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Pact provides cost of living increase, addresses safety issues in Gresham-Barlow district.

FILE PHOTO - A new Gresham-Barlow teacher in 2017.
The Gresham-Barlow School Board is expected to approve a new three-year contract with its teachers that will give educators modest raises through the next three years and addresses teachers' safety concerns.

"Overall it was a positive process that resulted in a fair contract without mediation," said Cyrus Harshfield, bargaining chairman for the Gresham-Barlow Education Association and a chemistry teacher at Gresham High School. The deal covers 602 teachers and other licensed staff such as counselors.

The 602 staff members will get a 1.5 percent cost of living raise in the 2017-18 and in 2018-19 school years and a 1 percent raise in the 2019-20 school year.

For the district's part, Deputy Superintendent James Hiu, who oversees the district's human resources department, said the district was "pleased" to reach the tentative agreement after nine months of bargaining.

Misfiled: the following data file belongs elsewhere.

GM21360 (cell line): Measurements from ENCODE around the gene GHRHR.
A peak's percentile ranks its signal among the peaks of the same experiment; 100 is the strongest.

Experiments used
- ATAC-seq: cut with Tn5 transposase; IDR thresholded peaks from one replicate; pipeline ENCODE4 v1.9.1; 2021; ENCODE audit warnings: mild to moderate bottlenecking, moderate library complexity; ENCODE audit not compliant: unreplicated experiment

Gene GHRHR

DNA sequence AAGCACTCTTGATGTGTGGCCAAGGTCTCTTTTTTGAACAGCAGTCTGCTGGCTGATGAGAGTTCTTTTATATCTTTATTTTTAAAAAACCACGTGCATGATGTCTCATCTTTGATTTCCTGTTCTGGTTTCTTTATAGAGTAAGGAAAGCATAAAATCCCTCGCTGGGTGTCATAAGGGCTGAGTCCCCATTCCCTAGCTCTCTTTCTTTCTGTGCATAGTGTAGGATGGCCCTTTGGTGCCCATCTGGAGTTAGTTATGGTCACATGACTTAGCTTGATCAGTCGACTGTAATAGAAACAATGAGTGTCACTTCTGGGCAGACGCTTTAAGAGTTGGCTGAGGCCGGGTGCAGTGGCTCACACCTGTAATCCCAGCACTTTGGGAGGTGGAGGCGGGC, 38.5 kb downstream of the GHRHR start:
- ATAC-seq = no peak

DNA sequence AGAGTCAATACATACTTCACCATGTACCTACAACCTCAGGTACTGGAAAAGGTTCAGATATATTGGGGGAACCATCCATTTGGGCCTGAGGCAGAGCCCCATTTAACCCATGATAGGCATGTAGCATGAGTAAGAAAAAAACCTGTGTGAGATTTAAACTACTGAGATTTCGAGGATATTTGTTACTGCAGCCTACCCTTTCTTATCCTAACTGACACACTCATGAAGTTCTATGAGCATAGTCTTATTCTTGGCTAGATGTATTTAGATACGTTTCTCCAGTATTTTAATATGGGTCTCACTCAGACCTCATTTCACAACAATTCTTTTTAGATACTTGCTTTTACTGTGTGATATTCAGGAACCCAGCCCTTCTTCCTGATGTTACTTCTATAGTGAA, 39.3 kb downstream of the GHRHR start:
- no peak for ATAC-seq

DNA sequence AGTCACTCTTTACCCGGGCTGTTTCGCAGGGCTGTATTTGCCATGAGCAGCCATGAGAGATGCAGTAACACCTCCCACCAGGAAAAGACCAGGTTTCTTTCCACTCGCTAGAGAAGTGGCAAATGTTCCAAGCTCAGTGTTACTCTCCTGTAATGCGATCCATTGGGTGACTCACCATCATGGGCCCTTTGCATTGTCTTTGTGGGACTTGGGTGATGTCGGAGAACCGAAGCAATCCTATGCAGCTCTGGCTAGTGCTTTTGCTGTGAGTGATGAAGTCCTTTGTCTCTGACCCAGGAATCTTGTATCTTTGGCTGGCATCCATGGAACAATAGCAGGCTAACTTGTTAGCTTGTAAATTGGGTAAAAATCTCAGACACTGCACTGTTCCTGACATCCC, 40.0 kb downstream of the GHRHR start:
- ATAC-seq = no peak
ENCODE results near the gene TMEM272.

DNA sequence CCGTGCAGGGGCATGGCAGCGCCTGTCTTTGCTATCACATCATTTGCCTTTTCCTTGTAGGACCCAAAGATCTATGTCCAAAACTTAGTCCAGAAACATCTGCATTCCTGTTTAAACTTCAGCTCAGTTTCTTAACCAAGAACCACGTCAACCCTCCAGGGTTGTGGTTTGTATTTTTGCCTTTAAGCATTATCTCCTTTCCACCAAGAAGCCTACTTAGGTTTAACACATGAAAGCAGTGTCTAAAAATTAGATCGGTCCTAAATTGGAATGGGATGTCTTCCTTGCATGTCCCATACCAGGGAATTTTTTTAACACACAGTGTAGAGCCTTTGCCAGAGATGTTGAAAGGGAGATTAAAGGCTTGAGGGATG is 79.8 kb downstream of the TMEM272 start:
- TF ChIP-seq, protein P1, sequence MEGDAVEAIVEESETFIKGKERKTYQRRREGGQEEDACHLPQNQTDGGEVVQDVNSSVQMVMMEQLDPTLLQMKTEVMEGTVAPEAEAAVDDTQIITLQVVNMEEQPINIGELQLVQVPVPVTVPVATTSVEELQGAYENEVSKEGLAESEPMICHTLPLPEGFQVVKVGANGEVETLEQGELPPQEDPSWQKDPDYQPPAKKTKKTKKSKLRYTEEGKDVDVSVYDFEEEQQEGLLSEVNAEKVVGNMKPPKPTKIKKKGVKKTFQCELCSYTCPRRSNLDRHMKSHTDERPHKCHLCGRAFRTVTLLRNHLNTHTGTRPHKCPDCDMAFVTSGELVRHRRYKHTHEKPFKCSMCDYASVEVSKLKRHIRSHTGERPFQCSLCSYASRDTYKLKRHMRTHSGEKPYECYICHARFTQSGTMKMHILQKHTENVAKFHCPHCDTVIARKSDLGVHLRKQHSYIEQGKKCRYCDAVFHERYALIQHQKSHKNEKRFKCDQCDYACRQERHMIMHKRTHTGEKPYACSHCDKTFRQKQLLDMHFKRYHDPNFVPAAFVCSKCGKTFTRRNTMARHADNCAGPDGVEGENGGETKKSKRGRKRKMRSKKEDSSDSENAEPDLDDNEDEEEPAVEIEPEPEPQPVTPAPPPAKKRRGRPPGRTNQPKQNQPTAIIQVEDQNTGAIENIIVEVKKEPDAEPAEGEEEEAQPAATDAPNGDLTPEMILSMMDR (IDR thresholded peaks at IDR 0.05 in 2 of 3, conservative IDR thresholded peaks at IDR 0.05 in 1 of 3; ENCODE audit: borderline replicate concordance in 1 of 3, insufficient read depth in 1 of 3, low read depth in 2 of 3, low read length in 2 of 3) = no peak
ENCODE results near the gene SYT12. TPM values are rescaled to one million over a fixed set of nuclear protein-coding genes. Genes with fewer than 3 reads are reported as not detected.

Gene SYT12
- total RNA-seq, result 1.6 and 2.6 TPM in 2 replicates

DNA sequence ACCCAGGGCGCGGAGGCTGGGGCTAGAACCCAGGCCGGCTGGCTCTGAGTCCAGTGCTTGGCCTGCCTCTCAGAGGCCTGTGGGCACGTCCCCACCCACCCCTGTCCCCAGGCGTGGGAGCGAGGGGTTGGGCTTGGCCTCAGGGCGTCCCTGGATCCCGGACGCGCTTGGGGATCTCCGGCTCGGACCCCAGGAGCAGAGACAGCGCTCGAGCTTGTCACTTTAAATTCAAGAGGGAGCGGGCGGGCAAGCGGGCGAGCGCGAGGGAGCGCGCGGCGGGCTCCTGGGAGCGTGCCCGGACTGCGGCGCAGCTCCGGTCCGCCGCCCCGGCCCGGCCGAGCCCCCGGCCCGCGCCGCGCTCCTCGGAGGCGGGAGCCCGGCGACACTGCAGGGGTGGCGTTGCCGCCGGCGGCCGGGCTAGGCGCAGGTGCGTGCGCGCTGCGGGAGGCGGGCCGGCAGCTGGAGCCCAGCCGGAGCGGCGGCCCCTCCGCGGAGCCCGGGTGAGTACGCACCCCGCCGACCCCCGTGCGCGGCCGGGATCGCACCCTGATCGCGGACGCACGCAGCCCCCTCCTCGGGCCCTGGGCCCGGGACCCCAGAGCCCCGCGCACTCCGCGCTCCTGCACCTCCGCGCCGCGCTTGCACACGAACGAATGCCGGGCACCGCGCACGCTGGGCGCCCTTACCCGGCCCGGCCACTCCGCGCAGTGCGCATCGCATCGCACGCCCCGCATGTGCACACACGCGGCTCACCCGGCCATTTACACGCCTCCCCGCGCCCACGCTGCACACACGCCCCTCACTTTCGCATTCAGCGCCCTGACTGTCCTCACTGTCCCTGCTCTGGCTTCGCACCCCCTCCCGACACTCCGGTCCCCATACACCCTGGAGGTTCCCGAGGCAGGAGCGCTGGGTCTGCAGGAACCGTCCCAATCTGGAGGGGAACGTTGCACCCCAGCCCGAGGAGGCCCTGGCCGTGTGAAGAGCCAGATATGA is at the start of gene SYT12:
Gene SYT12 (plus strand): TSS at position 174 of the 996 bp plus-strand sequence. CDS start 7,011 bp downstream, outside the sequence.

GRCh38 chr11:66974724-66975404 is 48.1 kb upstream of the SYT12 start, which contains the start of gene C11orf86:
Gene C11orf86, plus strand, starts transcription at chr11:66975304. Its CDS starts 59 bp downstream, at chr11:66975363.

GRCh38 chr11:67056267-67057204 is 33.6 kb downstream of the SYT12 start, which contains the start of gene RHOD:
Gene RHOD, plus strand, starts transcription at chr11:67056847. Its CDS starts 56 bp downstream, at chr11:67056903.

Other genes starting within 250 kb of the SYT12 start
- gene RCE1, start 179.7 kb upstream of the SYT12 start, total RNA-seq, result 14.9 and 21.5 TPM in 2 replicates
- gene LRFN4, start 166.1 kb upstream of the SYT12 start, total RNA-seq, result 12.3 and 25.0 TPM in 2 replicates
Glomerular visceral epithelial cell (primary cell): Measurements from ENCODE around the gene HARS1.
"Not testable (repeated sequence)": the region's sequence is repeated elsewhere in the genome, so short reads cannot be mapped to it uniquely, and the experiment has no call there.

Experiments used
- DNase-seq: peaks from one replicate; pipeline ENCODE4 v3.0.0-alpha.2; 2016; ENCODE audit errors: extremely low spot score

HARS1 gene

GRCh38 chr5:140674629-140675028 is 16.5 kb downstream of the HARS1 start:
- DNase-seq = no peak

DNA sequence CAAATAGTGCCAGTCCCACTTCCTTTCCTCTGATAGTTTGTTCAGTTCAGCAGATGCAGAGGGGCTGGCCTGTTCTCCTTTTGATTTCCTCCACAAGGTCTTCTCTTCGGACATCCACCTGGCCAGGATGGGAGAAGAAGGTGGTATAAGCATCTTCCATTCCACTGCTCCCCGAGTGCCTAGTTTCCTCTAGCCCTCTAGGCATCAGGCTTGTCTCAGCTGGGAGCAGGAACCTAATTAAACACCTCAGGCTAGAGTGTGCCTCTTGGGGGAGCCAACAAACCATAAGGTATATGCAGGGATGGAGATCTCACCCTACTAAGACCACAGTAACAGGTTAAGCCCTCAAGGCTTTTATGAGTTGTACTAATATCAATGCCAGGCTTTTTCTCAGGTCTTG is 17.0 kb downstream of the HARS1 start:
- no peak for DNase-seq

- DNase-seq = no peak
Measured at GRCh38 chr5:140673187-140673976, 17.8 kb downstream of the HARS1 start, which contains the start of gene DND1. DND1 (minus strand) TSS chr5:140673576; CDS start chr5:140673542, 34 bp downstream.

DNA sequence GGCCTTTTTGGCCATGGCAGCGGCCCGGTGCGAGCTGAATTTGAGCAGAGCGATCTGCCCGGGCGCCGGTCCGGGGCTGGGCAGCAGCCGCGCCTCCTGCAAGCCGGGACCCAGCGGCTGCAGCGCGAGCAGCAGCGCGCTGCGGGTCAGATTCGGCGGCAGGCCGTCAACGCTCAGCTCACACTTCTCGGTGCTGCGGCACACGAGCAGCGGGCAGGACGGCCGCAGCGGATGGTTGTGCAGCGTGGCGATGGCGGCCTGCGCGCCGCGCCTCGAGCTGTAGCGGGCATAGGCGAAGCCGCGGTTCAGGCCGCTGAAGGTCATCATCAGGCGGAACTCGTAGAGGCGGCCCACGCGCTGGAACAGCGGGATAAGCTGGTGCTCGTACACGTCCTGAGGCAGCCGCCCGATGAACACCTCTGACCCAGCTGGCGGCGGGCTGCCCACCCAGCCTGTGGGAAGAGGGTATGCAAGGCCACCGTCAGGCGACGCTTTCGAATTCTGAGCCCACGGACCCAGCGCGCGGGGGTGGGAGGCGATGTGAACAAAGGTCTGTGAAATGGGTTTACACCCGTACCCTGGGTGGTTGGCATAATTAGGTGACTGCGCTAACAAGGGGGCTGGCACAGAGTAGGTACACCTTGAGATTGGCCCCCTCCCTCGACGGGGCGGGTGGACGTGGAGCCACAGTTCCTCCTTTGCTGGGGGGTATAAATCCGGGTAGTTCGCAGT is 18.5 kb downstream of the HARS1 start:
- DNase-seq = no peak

There also are new provisions in the contract that require formation of a committee that would review student conduct that presents potential school safety concerns, and development of safety plans for seriously disruptive students. The plan would cover students who engage in physical or verbal abuse and intimidation. Teachers "have been cursed at, hit, kicked, bitten and had objects thrown at them," including books, computers and chairs, Harshfield said. The new contract requires that every building have a committee for student discipline and safety.

The district and union also agreed to collaborate when bad weather causes changes to the school calendar.

"Typically the school board adds days onto the end of the school year in June to make up the necessary instructional time lost because of inclement weather days. As a result of this new language, we have been discussing alternative options that would still meet the state requirements but not impact the summer break for students and teachers," Harshfield wrote in an email.

Harshfield said that although there was no new language regarding class size, "the district and superintendent (Katrise) Perera have expressed they wish to reduce class size in the coming school years."

Contract Publishing

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